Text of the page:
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Two ex scholars of Taunton's School have been awarded the Victoria Cross. On this page we honour their moral and physical courage. One of them, Jack Mantle, made the ultimate sacrifice. We will remember them.
DANIEL MARCUS BEAK (1891-1967)
Daniel Beak was born on the 27th January 1891 at Southampton, the son of Mr. and Mrs. W.H. Beak, formerly of West End House, Donhead St. Mary, Wiltshire. He was educated at Taunton's School, Southampton between 1906 and 1910. He initially joined the Royal Naval Volunteer Reserve as a rating on 2 February 1915, and rose swiftly to Petty Officer. Beak was gazetted Sub-Lieutenant on 8th May 1915 in the Royal Naval Volunteer Reserve for duty with the Royal Naval Division, where he saw service with the Mediterranean Expeditionary Force. He arrived in France in May 1916 and after being appointed adjutant of the Drake Battalion on 2 March 1917, he ended up commanding his battalion as an acting commander between 19 March 1917 and 3 April 1917. Beak was promoted to temporary lieutenant commander on relinquishing command and attached to headquarters.
Daniel Beak VC DSO MC & Bar
Beak was awarded the Military Cross (MC) in January 1917 after he "led his men in an attack with great courage and initiative and materially assisted in the capture of an enemy line, setting a fine example throughout". On 18 July 1917 he received a bar to his Military Cross for conspicuous gallantry during operations when "he continually dashed forward under heavy fire to reorganise the men and led them on with great bravery through the enemy barrage and machine-gun fire".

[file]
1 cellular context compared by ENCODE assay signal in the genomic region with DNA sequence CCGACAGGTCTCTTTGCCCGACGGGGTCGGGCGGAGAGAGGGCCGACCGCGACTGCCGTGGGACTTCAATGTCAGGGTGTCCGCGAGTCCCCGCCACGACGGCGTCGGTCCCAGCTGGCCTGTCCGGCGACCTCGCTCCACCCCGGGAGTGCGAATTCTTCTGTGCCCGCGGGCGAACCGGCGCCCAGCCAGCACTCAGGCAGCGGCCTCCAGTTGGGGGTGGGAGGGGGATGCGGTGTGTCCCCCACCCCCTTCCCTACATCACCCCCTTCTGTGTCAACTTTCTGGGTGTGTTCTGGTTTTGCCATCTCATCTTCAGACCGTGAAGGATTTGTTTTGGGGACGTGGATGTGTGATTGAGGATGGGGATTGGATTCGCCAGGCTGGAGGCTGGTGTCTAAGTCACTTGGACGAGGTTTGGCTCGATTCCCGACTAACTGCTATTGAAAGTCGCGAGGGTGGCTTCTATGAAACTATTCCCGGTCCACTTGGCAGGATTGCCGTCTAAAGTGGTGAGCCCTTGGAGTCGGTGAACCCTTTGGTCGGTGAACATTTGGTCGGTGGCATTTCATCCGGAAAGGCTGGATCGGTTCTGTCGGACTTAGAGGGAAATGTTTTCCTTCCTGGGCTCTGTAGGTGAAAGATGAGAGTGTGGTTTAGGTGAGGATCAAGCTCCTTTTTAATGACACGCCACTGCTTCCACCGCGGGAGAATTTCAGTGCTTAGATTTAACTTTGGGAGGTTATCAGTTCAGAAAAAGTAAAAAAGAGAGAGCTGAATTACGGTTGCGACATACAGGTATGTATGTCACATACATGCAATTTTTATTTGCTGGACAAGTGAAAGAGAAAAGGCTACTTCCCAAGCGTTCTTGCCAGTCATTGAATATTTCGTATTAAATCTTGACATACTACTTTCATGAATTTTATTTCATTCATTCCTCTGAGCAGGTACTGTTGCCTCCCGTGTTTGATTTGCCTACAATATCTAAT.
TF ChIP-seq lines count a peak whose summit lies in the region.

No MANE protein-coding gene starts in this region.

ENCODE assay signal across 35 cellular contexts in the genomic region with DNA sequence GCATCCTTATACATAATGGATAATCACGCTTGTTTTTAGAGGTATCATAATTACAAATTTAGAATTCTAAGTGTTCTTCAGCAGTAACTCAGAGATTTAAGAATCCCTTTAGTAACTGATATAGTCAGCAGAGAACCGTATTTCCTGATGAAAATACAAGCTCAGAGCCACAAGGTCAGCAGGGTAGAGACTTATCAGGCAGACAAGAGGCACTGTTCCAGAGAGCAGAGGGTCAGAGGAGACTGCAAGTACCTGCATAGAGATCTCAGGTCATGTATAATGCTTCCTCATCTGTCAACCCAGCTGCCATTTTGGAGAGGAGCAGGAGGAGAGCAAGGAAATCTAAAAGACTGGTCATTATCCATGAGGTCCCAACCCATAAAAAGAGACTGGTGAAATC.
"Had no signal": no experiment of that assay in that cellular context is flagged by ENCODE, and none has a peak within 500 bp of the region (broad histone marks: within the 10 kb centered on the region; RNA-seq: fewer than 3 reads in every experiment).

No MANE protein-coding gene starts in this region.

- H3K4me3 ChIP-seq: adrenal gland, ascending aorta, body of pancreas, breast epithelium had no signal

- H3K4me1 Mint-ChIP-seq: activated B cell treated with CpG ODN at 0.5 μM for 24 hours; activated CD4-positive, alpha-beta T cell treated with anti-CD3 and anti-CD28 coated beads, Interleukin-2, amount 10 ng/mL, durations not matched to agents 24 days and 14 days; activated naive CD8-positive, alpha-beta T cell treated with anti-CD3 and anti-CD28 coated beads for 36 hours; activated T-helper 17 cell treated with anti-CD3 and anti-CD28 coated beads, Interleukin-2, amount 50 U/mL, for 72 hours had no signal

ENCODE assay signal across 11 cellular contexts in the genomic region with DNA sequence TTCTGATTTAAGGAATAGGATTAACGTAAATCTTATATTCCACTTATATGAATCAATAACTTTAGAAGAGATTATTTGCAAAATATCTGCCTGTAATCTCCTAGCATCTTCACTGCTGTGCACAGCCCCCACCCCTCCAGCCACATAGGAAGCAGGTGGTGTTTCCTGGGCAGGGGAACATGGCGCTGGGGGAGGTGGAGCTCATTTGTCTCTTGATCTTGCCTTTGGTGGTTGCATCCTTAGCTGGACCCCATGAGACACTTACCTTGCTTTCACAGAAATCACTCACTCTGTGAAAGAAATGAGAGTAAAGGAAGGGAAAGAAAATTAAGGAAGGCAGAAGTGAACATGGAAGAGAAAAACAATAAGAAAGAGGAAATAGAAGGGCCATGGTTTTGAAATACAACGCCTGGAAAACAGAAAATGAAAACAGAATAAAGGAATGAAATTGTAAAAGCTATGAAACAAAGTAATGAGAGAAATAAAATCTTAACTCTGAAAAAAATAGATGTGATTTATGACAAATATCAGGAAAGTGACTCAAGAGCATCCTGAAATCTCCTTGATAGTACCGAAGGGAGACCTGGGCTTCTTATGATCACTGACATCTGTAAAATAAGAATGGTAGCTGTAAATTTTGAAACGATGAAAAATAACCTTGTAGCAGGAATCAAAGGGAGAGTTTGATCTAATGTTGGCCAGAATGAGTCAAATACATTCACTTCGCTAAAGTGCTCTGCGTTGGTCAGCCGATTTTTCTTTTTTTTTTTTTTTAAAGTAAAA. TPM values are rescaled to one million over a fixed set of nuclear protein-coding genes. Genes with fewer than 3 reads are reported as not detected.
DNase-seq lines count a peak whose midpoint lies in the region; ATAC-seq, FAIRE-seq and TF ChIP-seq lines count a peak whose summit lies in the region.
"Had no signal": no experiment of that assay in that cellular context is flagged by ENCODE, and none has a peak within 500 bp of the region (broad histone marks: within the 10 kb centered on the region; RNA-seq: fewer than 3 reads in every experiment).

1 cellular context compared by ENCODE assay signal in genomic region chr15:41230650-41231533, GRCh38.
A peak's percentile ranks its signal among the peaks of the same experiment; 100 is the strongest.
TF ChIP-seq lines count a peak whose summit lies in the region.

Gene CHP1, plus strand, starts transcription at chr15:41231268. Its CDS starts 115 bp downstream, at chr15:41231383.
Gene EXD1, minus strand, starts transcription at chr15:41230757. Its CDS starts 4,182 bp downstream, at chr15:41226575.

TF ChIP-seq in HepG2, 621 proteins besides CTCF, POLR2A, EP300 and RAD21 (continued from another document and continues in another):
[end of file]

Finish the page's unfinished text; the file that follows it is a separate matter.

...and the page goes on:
He attended the Senior Officers' Course in Aldershot in late 1917 and on 31 December was promoted temporary commander, and appointed as commanding officer of the Howe Battalion. Beak initially remained in command of the Howe Battalion, then briefly commanded the Anson Battalion in the first week of March 1918, and then transferred back to the Drake Battalion on 13 March 1918. He was Mentioned in Despatches on 20 May, and awarded the Distinguished Service Order (DSO) on 26 July 1918, "for actions during a night attack by the enemy. The right flank of his division was left in a dangerous position, after the attack. He arranged for a flank to be formed in that direction, and subsequently covered the retirement of two brigades with a composite rear-guard which he organised and commanded. His initiative and presence of mind greatly assisted in extricating these brigades from a very difficult situation. Throughout, the skilful handling of his battalion was particularly noticeable".